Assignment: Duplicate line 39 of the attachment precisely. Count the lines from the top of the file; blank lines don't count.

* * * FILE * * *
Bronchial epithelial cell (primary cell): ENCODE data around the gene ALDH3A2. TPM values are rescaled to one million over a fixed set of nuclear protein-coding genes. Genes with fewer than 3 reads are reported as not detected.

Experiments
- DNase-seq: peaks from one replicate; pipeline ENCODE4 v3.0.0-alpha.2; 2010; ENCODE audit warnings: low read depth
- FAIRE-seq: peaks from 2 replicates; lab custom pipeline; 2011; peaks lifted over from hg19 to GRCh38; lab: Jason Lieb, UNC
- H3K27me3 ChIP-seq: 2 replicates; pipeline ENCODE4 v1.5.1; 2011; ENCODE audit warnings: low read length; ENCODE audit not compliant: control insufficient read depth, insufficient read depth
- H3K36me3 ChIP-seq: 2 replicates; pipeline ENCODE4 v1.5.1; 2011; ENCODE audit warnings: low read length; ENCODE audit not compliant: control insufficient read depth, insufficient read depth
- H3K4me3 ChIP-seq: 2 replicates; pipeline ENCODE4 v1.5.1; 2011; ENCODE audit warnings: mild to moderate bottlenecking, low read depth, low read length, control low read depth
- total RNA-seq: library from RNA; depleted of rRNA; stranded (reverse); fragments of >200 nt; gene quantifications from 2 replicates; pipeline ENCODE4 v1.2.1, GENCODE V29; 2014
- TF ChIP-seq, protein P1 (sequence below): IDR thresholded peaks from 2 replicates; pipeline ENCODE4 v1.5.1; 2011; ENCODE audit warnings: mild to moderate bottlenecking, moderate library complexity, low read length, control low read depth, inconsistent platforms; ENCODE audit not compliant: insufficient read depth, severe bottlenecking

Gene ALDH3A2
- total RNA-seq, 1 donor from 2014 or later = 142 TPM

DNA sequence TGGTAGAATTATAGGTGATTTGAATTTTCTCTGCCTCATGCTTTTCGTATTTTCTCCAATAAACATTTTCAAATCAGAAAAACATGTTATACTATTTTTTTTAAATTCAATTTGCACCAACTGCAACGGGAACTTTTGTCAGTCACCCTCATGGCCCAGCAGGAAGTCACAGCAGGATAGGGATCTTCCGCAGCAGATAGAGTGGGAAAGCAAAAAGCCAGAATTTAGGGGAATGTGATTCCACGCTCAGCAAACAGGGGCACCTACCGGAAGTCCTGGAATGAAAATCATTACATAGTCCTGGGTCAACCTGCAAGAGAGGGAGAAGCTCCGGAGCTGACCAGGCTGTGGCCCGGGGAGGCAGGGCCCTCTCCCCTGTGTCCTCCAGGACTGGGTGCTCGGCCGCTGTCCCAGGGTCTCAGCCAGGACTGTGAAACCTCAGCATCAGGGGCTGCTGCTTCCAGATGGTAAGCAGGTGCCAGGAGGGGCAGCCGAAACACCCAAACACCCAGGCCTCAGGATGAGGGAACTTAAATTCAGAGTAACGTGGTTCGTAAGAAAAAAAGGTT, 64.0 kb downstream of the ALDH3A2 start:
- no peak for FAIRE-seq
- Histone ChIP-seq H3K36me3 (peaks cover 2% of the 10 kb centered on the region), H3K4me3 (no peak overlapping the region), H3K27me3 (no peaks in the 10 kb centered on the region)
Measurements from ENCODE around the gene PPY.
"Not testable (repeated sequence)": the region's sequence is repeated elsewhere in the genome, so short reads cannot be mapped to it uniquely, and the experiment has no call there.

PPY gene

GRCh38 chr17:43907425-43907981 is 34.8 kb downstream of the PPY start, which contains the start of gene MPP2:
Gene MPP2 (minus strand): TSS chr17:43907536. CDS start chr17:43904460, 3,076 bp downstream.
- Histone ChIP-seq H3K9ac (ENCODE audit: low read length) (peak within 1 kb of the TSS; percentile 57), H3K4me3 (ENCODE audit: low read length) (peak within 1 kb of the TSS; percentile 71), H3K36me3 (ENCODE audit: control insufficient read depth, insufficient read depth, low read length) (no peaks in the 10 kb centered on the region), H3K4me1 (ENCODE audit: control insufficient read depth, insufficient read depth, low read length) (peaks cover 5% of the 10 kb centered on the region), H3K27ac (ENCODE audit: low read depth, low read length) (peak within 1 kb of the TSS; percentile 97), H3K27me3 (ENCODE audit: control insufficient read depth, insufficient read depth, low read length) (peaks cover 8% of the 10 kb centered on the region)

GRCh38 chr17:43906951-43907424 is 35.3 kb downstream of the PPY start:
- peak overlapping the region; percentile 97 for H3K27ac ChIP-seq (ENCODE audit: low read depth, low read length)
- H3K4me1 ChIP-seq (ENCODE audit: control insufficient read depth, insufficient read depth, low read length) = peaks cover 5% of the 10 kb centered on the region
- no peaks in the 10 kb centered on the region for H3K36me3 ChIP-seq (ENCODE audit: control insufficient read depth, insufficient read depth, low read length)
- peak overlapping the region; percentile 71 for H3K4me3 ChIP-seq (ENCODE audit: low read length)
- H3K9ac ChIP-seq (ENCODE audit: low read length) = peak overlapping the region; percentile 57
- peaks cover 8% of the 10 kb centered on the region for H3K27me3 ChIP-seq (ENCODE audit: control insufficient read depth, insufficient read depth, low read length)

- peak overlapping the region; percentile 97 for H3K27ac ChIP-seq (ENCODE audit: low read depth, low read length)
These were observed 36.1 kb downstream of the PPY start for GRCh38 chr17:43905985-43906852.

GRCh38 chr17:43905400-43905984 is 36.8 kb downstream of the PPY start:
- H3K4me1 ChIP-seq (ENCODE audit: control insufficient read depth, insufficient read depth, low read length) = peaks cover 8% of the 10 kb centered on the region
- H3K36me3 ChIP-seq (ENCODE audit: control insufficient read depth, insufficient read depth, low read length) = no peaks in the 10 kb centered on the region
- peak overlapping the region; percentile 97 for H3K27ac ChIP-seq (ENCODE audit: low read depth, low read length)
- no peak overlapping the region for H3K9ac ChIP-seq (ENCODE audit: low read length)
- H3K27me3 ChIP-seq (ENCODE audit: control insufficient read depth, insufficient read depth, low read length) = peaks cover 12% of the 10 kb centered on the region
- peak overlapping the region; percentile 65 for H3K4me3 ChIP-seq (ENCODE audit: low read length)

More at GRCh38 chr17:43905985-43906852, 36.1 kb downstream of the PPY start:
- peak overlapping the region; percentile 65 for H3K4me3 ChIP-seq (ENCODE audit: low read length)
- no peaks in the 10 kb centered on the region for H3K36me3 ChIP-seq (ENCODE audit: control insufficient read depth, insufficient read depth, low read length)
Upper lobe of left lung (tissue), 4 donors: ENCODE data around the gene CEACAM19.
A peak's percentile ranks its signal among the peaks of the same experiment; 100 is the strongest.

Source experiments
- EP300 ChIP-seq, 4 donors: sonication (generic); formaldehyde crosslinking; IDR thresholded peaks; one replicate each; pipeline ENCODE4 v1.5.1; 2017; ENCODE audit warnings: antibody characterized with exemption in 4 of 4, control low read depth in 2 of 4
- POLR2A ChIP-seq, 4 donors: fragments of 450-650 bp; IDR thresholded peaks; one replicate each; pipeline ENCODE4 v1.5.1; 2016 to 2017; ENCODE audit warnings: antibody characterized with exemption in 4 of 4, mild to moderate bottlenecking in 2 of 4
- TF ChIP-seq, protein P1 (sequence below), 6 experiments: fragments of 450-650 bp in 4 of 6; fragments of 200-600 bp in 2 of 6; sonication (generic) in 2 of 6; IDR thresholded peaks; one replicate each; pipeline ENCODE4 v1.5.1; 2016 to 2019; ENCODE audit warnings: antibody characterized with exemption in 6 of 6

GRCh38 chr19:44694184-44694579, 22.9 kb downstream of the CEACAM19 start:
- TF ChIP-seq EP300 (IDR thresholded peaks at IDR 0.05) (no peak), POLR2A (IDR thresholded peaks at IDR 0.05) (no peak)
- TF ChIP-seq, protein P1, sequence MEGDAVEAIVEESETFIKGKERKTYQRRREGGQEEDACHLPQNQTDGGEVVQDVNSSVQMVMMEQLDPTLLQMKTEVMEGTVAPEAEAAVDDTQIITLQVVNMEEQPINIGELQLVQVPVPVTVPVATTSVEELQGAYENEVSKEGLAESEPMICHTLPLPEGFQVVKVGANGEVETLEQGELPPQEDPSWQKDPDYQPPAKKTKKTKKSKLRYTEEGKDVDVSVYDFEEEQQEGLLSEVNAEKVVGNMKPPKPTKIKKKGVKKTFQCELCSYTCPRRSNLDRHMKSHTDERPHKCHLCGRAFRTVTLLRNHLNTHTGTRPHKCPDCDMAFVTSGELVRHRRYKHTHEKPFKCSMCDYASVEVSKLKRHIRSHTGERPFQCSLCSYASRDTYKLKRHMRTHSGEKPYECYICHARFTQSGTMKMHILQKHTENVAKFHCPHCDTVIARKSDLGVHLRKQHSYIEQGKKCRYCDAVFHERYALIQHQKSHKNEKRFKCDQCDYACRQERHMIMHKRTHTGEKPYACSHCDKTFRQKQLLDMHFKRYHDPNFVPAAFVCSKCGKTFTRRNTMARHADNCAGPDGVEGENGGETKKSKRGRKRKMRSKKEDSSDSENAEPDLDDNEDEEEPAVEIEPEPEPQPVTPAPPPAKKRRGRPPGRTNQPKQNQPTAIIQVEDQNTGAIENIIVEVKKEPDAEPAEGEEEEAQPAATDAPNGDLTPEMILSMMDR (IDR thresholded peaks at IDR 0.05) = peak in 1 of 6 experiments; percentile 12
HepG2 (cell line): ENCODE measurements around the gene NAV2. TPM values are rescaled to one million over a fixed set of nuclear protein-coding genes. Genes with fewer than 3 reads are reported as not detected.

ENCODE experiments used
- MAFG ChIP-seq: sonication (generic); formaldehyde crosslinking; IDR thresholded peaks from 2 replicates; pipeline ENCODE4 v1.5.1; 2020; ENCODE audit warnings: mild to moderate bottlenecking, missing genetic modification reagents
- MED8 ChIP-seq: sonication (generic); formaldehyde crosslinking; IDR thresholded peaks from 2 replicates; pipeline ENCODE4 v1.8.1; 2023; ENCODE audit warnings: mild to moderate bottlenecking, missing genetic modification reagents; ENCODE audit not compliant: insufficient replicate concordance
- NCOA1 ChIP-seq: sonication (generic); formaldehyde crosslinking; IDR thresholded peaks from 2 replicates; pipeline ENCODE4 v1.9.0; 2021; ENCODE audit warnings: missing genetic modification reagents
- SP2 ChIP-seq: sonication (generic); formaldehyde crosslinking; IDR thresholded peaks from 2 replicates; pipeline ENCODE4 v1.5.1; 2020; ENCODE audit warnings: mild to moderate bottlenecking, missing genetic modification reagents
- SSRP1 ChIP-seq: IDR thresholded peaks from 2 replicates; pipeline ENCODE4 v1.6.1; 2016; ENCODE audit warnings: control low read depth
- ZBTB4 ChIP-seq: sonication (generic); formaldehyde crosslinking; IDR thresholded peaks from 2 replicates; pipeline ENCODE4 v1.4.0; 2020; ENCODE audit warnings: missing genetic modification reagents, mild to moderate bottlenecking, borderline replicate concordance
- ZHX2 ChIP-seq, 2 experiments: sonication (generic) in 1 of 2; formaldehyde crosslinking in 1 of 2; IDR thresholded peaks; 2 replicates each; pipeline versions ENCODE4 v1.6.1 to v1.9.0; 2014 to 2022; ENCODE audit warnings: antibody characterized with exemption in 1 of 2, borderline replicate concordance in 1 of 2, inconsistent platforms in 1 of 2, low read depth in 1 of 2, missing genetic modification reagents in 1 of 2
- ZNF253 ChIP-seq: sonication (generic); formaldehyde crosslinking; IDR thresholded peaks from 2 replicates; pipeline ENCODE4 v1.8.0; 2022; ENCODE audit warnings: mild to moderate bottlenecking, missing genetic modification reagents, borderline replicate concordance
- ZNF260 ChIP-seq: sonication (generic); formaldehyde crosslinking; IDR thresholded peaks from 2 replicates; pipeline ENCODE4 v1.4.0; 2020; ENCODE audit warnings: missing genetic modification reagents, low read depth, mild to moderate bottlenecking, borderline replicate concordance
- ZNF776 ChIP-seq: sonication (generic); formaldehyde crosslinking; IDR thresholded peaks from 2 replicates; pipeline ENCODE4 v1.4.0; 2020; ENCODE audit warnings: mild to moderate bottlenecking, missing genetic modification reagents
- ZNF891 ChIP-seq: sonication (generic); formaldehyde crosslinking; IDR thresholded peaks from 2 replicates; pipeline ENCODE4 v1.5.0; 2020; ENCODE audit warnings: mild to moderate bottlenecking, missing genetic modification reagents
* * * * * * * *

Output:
- no peaks in the 10 kb centered on the region for H3K36me3 ChIP-seq (ENCODE audit: control insufficient read depth, insufficient read depth, low read length)